"It is with extraordinary sadness we can confirm the death of our friend and colleague, Anthony Bourdain," the release from the outlet read. "His love of great adventure, new friends, fine food and drink and the remarkable stories of the world made him a unique storyteller. His talents never ceased to amaze us and we will miss him very much. Our thoughts and prayers are with his daughter and family at this incredibly difficult time."
Bourdain was found unresponsive in a hotel room in France by his close friend and fellow chef, Eric Ripert, on Friday morning. Bourdain was traveling for an episode of his CNN show, Parts Unknown.
"Tony was an exceptional talent," CNN President Jeff Zucker said in a statement to employees. "Tony will be greatly missed not only for his work but also for the passion with which he did it."
Bourdain was an internationally renowned chef, author and television personality. His literary career began in 1999 with a New Yorker article that later became his book Kitchen Confidential: Adventures in the Culinary Underbelly.
He then moved onto the small screen with his first show, A Cook's Tour on the Food Network. He tackled Anthony Bourdain: No Reservations after that, becoming an international sensation and earning two Emmy Awards.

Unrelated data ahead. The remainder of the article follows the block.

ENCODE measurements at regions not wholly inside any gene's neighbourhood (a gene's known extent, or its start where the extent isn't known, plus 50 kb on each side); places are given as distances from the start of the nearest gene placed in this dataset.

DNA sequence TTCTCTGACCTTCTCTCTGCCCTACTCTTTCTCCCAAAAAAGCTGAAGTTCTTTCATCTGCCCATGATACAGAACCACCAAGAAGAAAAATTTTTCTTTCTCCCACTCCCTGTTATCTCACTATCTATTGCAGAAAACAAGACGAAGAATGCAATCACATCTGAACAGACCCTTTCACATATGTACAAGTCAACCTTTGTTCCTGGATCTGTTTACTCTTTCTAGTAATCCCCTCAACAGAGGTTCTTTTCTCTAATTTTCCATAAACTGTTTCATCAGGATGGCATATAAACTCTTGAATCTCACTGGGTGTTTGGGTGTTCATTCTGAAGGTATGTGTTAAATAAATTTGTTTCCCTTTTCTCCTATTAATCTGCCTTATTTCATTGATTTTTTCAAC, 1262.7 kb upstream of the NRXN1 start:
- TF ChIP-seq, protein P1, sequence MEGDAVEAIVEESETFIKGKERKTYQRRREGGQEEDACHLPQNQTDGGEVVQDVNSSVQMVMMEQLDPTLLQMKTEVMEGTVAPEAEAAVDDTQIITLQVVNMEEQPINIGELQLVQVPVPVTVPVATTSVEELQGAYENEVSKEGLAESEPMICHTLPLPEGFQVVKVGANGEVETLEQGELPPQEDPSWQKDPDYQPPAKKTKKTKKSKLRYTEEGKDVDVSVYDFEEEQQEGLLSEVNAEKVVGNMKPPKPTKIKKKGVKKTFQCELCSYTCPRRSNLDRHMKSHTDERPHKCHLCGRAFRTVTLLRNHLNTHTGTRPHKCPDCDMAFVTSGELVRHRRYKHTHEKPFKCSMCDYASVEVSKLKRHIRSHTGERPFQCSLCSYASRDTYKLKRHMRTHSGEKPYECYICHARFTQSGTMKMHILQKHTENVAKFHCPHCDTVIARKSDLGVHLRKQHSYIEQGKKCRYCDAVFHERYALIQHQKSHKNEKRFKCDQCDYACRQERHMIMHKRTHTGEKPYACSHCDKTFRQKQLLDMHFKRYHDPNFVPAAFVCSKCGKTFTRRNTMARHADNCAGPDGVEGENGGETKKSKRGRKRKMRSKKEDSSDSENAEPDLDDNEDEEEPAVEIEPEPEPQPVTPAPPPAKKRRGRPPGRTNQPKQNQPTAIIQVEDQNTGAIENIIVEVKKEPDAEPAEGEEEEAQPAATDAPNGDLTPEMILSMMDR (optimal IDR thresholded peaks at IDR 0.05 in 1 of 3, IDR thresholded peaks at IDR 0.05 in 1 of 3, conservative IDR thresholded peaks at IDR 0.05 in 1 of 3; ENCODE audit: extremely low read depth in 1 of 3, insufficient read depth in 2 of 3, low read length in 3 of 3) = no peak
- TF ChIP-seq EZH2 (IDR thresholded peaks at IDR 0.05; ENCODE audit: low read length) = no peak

In 2013, CNN launched Parts Unknown, which was in the middle of its eleventh season at the time of Bourdain's passing.
Bourdain's death happened the same week that celebrity fashion designer Kate Spade was found to have died by suicide. The lifestyle guru hanged herself with a red scarf in her New York apartment on Tuesday. She is survived by her husband Andy Spade and 13-year-old daughter, Frances Beatrix.
In a statement, Andy revealed that Spade had suffered from mental health issues.
"Kate was the most beautiful woman in the world. She was the kindest person I've ever known and my best friend for 35 years," Andy said. "My daughter and I are devastated by her loss, and can't even begin to fathom life without her. We are deeply heartbroken and miss her already."
"Kate suffered from depression and anxiety for many years," Spade said. "She was actively seeking help and working closely with her doctors to treat her disease, one that takes far too many lives. We were in touch with her the night before and she sounded happy. There was no indication and no warning that she would do this. It was a complete shock. And it clearly wasn't her. There were personal demons she was battling."
If you or someone you know needs help, please call the National Suicide Prevention Lifeline at 1-800-273-TALK (8255).